How can I create a user account in Fedora 33?

I'm very frustrated here. I have been following instructions on "creating a linode" and keep getting stuck on the creating a user account after having established a root user. If I cut and paste a command found for fedora it seems to get no where. the command is ssh (my created name)@myip address .

After I input my password I get a return that repeats my created user name such as [email protected]'s password: and then I keep going around in circles!
If I try to create it again all over it just tells me that it already exists! Please help! and how now do I remove all the other user accounts I created trying to create one that may work! Its made me create a mess of different user accounts now that I can't access!

4 Replies

@Oscar770 writes:

If I cut and paste a command found for fedora it seems to get no where.

It would be helpful if you posted the command you're using. From your description it's impossible to tell what that is.

The command for adding a user is useradd(8):

https://docs.fedoraproject.org/en-US/Fedora/12/html/Deployment_Guide/s2-users-add.html

You also write:

Please help! and how now do I remove all the other user accounts I created trying to create one that may work!

The command to delete a user is userdel(8) (see a pattern here?):

https://linuxize.com/post/how-to-delete-users-in-linux-using-the-userdel-command/

-- sw

Thanks, not sure I see the pattern. What does (8) mean? The command I'm using, (i thought I showed in my original post) is useradd example_user && passwd example_user as located /securing-your-server/.

THANK YOU !!!!

Also, how do I look for all the users I created that I created trying to figure out this mess?

@Oscar770 writes:

The command I'm using, (i thought I showed in my original post) is useradd example_user && passwd example_user

The correct form is: useradd example_user -p <insert password here> or as two commands (shown here as if you are logged in as root…indicated by the # shell prompt):

# useradd example_user
# passwd example_user
New password:  <enter un-echoed password here>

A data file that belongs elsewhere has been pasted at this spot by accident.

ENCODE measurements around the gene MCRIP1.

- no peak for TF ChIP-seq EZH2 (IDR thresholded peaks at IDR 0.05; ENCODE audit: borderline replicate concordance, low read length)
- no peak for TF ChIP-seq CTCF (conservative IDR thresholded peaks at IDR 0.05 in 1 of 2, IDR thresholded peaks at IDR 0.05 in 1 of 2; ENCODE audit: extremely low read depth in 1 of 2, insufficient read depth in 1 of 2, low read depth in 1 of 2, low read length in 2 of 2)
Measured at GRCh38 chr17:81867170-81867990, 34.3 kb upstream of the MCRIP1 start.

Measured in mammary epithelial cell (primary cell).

Retype new password: <enter the same un-echoed password here>
passwd: password updated successfully
#

IMHO, the form you posted is typically used in shell scripts…not for interactive use…or maybe you weren't running your script as the superuser…hard to tell…

You also write:

What does (8) mean?

(8) refers to the section of man(1) where you will find the man(1) page for useradd(8), userdel(8) etc…as in:

man 8 useradd

It's an old-school Unix notation for referring to commands. It's used to differentiate between two man(1) pages with the same name…as in:

  • man crontab or man 1 crontab
    for the man(1) page for the program called crontab(1) and
  • man 5 crontab
    for the man(1) page explaining the format of configuration files for the program called crontab(1).

Section 1 is for ordinary user commands: ls(1), cat(1) etc. Section 5 is for configuration files: hosts(5), crontab(5), etc. Section 8 is for system administration commands (typically restricted to the superuser): useradd(8), mount(8), umount(8), etc.

You can find out what each section of man(1) is for by entering:

man <section> intro

where <section> is a number in the range 1..8. Sometimes specialized apps will install man(1) sections of their own (in /usr/share/man and /usr/local/share/man on Linux). For example, if you install the tcl interpreter, you will most likely get man(1) Section n with man(1) pages for all tcl interpreter commands/functions (man n yaml).

You can set your own personal search path for man(1) pages by setting up the environment variable MANPATH. It works similar to PATH but for man(1) pages. Using MANPATH will allow you to have your own personal man(1) pages that no one else can see (the default MANPATH is /usr/share/man:/usr/local/share/man…you can change everything about man(1) by modifying /etc/manpath.config).

man(1) pages must be written in a special format described here:

https://babbage.cs.qc.cuny.edu/courses/cs701/Handouts/man_pages.html

You also write:

Also, how do I look for all the users I created that I created trying to figure out this mess?

See:

https://linuxize.com/post/how-to-list-users-in-linux/

DANGER WILL ROBINSON! DANGER! DANGER!

Deleting users is inherently dangerous. You shouldn't delete ANY USER you don't recognize (mail, systemd-coredump, etc.). You should back up your system with a snapshot before doing this just in case you mess something up!

-- sw

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